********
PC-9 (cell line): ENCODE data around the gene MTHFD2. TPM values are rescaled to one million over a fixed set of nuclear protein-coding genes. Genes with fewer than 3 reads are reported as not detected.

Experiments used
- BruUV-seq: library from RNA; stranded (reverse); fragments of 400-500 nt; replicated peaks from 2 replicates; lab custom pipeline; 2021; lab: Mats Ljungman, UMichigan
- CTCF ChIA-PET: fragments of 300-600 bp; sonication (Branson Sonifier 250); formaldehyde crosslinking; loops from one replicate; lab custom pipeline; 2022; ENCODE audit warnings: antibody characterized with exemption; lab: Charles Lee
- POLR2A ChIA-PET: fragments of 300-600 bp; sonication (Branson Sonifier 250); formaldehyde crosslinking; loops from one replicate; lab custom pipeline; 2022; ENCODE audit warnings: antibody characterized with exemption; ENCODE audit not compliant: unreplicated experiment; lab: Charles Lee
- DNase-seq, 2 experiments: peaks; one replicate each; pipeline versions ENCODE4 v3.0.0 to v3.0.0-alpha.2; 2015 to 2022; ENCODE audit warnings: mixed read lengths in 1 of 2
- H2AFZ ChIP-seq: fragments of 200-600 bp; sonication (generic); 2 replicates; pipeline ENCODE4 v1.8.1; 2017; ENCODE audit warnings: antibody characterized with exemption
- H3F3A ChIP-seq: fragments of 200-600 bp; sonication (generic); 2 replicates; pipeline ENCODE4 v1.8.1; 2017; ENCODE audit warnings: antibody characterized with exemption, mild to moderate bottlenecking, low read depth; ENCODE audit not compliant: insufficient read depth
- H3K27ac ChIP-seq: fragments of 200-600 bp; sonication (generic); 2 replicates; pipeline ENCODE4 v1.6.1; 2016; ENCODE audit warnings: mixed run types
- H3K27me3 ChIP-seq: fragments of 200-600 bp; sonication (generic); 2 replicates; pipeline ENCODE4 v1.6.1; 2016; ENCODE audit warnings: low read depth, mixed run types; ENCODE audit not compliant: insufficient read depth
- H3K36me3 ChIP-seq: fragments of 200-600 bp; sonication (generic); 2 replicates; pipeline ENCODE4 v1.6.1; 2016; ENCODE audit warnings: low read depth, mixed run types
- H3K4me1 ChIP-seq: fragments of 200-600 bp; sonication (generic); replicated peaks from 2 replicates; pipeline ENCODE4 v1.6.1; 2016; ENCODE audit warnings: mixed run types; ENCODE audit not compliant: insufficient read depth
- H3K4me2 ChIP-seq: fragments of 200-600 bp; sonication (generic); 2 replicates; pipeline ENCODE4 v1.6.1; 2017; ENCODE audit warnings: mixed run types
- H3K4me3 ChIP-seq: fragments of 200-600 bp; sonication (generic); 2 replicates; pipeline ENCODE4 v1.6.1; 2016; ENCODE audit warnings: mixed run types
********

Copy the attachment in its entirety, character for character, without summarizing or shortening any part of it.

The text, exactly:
PC-9 (cell line): ENCODE data around the gene MTHFD2. TPM values are rescaled to one million over a fixed set of nuclear protein-coding genes. Genes with fewer than 3 reads are reported as not detected.

Experiments used
- BruUV-seq: library from RNA; stranded (reverse); fragments of 400-500 nt; replicated peaks from 2 replicates; lab custom pipeline; 2021; lab: Mats Ljungman, UMichigan
- CTCF ChIA-PET: fragments of 300-600 bp; sonication (Branson Sonifier 250); formaldehyde crosslinking; loops from one replicate; lab custom pipeline; 2022; ENCODE audit warnings: antibody characterized with exemption; lab: Charles Lee
- POLR2A ChIA-PET: fragments of 300-600 bp; sonication (Branson Sonifier 250); formaldehyde crosslinking; loops from one replicate; lab custom pipeline; 2022; ENCODE audit warnings: antibody characterized with exemption; ENCODE audit not compliant: unreplicated experiment; lab: Charles Lee
- DNase-seq, 2 experiments: peaks; one replicate each; pipeline versions ENCODE4 v3.0.0 to v3.0.0-alpha.2; 2015 to 2022; ENCODE audit warnings: mixed read lengths in 1 of 2
- H2AFZ ChIP-seq: fragments of 200-600 bp; sonication (generic); 2 replicates; pipeline ENCODE4 v1.8.1; 2017; ENCODE audit warnings: antibody characterized with exemption
- H3F3A ChIP-seq: fragments of 200-600 bp; sonication (generic); 2 replicates; pipeline ENCODE4 v1.8.1; 2017; ENCODE audit warnings: antibody characterized with exemption, mild to moderate bottlenecking, low read depth; ENCODE audit not compliant: insufficient read depth
- H3K27ac ChIP-seq: fragments of 200-600 bp; sonication (generic); 2 replicates; pipeline ENCODE4 v1.6.1; 2016; ENCODE audit warnings: mixed run types
- H3K27me3 ChIP-seq: fragments of 200-600 bp; sonication (generic); 2 replicates; pipeline ENCODE4 v1.6.1; 2016; ENCODE audit warnings: low read depth, mixed run types; ENCODE audit not compliant: insufficient read depth
- H3K36me3 ChIP-seq: fragments of 200-600 bp; sonication (generic); 2 replicates; pipeline ENCODE4 v1.6.1; 2016; ENCODE audit warnings: low read depth, mixed run types
- H3K4me1 ChIP-seq: fragments of 200-600 bp; sonication (generic); replicated peaks from 2 replicates; pipeline ENCODE4 v1.6.1; 2016; ENCODE audit warnings: mixed run types; ENCODE audit not compliant: insufficient read depth
- H3K4me2 ChIP-seq: fragments of 200-600 bp; sonication (generic); 2 replicates; pipeline ENCODE4 v1.6.1; 2017; ENCODE audit warnings: mixed run types
- H3K4me3 ChIP-seq: fragments of 200-600 bp; sonication (generic); 2 replicates; pipeline ENCODE4 v1.6.1; 2016; ENCODE audit warnings: mixed run types